While many video surveillance deployments still primarily consist of on-premises solutions, the benefits of the cloud are too appealing for some end users to ignore. Prevalent among these users are retailers. Because many have multiple geographically dispersed locations, limited LP staff, and disparate surveillance equipment, retailers are ideal candidates for cloud-based video architectures.
 
Security and LP have traditionally been viewed as a cost center but making a move to the cloud is not the same as buying a piece of video hardware with a few new bells and whistles: it marks a fundamental shift in how retailers approach loss prevention, safety, marketing, and security. Cloud can help them be more proactive when it comes to risk and theft and focus on their biggest challenges.

Also read: how to know if ACaaS is the right choice for you

More integration and automation needed

More large retailers are looking to implement solutions that support intelligent security operations. Many have decided to leverage various strategies such as the strategic physical positioning of employees, the use of visible security cameras in high-theft areas, data analytics to detect fraud and hire off-duty police and private security officers to help mitigate risk.
 
"But overall, a collaborative and scalable solution that can integrate data from sources such as video surveillance, license plate recognition, facial recognition, access control, and video analytics platforms is key to helping retailers develop a security intelligence center," said Alan Stoddard, President of Cognyte SIS. "Retailers gain the ability to unify enormous amounts of data from virtually any system and device across the physical, cyber, and IT domains. This approach empowers retail and LP teams to harness the power of a more predictive threat model and deliver much better outcomes."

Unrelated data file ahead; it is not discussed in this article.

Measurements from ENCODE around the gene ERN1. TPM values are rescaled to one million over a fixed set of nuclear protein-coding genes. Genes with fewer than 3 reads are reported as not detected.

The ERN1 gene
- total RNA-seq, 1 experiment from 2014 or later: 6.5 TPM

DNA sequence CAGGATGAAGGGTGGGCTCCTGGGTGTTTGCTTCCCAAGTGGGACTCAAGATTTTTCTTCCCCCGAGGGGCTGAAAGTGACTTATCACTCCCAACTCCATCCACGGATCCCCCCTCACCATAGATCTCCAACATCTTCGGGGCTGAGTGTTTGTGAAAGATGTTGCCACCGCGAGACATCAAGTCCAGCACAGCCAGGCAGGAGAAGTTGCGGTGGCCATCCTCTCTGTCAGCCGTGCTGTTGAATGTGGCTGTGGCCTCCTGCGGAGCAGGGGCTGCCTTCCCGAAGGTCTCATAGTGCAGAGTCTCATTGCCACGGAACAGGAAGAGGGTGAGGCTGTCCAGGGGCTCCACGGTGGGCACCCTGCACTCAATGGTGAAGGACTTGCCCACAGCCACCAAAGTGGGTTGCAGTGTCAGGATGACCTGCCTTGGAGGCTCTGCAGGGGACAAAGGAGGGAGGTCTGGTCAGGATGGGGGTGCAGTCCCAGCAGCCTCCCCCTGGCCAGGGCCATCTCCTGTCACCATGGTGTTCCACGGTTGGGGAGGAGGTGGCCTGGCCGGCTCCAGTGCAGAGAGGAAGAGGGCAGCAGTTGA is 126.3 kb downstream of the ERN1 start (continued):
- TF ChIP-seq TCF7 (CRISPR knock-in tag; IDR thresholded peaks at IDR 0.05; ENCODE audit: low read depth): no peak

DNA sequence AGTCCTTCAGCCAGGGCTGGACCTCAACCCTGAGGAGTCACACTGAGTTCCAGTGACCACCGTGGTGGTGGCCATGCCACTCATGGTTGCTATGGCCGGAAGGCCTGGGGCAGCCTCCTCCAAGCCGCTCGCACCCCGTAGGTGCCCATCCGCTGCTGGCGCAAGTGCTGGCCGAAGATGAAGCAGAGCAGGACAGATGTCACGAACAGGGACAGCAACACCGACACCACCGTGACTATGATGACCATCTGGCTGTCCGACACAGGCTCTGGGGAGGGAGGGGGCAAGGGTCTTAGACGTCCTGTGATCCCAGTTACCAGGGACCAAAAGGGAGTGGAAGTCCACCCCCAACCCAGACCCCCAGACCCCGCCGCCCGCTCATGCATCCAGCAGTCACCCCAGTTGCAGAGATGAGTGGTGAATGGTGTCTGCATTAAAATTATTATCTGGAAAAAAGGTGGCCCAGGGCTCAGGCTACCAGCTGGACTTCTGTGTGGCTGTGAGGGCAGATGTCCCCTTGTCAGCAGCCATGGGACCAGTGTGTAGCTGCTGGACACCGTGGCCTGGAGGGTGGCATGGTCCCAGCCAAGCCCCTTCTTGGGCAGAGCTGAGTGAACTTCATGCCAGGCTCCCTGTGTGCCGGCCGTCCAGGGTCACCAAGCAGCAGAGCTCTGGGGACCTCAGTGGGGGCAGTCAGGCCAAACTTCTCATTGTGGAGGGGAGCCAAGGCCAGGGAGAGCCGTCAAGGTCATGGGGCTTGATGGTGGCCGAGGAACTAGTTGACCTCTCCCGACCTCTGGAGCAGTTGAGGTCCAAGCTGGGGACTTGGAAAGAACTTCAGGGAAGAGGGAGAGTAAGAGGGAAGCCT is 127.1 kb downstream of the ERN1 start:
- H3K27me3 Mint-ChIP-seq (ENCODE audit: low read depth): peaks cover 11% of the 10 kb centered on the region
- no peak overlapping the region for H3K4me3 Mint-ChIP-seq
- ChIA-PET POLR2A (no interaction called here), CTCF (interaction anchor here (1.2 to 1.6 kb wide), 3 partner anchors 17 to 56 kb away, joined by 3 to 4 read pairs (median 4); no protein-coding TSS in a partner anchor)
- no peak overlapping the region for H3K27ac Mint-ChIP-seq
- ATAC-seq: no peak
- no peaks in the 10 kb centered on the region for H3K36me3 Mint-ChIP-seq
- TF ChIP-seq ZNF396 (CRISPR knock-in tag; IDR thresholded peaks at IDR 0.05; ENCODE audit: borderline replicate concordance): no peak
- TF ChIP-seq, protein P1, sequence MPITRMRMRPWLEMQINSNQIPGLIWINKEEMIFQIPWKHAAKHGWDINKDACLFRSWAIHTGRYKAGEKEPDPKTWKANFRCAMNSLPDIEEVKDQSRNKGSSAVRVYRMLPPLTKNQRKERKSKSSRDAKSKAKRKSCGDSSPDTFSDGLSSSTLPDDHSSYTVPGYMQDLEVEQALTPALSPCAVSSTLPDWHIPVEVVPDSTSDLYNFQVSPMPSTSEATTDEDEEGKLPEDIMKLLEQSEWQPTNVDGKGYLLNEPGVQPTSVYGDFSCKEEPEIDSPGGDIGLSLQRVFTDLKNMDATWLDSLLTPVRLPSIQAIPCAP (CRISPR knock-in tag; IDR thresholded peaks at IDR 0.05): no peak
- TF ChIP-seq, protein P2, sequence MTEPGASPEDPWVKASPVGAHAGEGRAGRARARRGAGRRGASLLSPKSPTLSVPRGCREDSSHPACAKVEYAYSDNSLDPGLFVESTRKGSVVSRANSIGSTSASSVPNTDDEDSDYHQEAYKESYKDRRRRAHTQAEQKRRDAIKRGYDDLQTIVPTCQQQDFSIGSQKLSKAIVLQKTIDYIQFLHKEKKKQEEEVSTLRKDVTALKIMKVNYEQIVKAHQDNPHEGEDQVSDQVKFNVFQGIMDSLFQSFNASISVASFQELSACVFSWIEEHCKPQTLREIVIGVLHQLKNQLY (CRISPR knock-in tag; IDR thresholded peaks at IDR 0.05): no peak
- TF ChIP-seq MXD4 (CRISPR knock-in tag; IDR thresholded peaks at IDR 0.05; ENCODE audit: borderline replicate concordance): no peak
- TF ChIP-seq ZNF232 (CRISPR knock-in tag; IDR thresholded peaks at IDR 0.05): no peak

A converged operations model has the power to transform security and LP. It can unify, aggregate, and ingest data from multiple sources and devices for deeper situational awareness and incident response management. By establishing an interconnected platform, retailers can protect what matters most with actionable Intelligence.

Video for a transformation in traditional retail business

Video is also playing a role in the demand for digital transformation. Retail leaders are increasingly asked to look for new ways to modernize their customer experiences, increase safety, monitor operations, and ensure security to limit loss. Today, they are searching for new ways to leverage innovation to meet their overall business goals. That's where video surveillance comes in.
 
"It's not just about security and safety anymore," Ashman said. "With video at the core of store operations, the retail industry can gain more value than just observation capabilities. In fact, today's successful retailers realize that the physical store is a crucial place to establish a brand and build trust. Overall, video can be at the core of the Internet of Things (IoT), helping stores gain a deeper understanding of what is driving consumer behavior."
 
While loss prevention may still be the primary buyer, investments in the video can also increase employee productivity and optimize the customer shopping experience. When looking to ensure that customers return in the future, look no further than leveraging video to increase their loyalty and engagement. When the video is combined with customer behavior analytics, it becomes a potent retail tool.